BY KENNETH R. HARRIS
VIRGINIA BEACH — With all the controversy surrounding our Confederate monuments as of late, I would like to enlighten you with a little history about the Confederate monument right here in Virginia Beach and the former Princess Anne County.
I share this in the hope that it will help us understand the history that our monument and ones like it represent so we can protect these monuments for future generations.
The story of the monument has its roots in the Civil War, but it began in earnest in the spring of 1900 – still generations before our modern city – with a former Confederate officer. John Thomas Woodhouse and his wife, Virginia Woodhouse, were selected to head a committee in search of a stone carver to begin work on a Confederate monument that was to be erected at the Princess Anne Courthouse in memory of the county’s Confederate dead.
Charles Miller Walsh, the owner of Cockade Marble Works in Petersburg, Va., was commissioned for the job. Walsh was a renowned sculptor who had been hired by other municipalities throughout the Commonwealth for the very same reason – to sculpt Confederate soldiers for monuments.
Sadly, Walsh died shortly after he began the carving for the Princess Anne monument. Walsh had two sons, Charles Richie Walsh and Everard Walsh, both renowned sculptors in their own right. Charles Richie Walsh would end up eventually completing the statue for the monument.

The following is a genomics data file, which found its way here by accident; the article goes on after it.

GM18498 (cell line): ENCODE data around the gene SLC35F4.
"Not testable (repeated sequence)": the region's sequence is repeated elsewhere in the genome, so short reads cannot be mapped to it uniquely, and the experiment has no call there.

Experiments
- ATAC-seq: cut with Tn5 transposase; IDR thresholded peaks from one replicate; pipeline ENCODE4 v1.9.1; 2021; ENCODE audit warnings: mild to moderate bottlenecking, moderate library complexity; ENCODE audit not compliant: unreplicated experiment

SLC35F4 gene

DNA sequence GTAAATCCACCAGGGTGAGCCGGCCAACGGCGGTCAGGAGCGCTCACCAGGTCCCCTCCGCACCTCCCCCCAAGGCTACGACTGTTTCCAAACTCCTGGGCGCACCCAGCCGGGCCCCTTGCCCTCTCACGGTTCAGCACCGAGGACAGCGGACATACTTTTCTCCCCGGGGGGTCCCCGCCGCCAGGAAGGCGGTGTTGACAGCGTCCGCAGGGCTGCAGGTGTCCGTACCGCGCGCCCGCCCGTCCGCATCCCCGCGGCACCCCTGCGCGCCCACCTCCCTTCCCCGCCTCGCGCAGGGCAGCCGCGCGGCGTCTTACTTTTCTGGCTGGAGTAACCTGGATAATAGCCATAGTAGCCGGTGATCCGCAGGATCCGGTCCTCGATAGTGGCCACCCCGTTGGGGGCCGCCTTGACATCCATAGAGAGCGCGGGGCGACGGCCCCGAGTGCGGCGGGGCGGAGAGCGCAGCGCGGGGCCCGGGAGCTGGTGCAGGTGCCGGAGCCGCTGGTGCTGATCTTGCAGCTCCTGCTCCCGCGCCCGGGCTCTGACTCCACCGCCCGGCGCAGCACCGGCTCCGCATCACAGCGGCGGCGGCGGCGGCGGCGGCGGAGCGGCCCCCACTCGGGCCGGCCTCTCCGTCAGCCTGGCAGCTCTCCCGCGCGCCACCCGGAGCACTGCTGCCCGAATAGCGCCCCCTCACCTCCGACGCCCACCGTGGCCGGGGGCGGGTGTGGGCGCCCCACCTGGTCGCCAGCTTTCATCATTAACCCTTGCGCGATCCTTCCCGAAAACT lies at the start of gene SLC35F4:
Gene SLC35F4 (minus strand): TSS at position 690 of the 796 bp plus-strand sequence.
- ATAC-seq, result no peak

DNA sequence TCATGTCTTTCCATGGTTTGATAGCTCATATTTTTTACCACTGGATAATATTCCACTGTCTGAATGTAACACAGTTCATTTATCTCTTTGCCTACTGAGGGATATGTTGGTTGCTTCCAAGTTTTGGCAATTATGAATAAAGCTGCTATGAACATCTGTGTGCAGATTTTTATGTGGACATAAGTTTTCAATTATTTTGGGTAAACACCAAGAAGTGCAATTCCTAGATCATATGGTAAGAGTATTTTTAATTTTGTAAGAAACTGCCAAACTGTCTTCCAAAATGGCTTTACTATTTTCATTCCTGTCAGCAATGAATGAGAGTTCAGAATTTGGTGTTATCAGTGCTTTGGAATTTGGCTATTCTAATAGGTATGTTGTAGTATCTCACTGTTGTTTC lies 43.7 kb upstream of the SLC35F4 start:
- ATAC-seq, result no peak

All the while, the committee that was responsible for the erection of the monument was busy back in Princess Anne County petitioning the courts and appealing to its board of supervisors to appropriate no less than the sum of $500 from the county for the erection of said monument. On April 4, 1903, they indeed received the county’s approval.
On Wednesday Oct. 19, 1904, Masons from Princess Anne County and Norfolk who were also Confederate veterans came together on the grounds of the Princess Anne Courthouse and began the laying of the pedestal upon which the statue was to be erected.
A time capsule was placed in the cornerstone of the pedestal, according to a press account from the time. Items reportedly left there included rosters of the county’s Masonic lodge and the Princess Anne camps of the Confederate Veterans, Daughters of the Confederacy and Sons of Confederate Veterans – as well as for the Confederate Company G, 16th Virginia Infantry, organized by Woodhouse on April 17, 1861. Also deposited with the base were pictures, gloves, a newspaper from the time and Confederate bills and coins.
The monument was finally completed on or about Nov. 1, 1905. A headline in The Virginian-Pilot newspaper announced, “Confederate Monument sent to Courthouse.” Later that month, The Pilot wrote another article in anticipation of the monuments unveiling. Bright and early on Wednesday, Nov. 15, 1905, the unveiling ceremony commenced. There were 1,500 folks in attendance, some from neighboring cities.
John J. Burroughs, or “Captain Jack,” spoke highly of his former comrades in arms. According to The Pilot’s account, he spoke of how the county received its name and complimented the committee on their work, an everlasting memorial to their Confederate dead. He characterized the soldiers of the Confederate Army as “unique figures in the history of the world.” Future generations, he declared, “will grow up to call the Confederate private blessed.”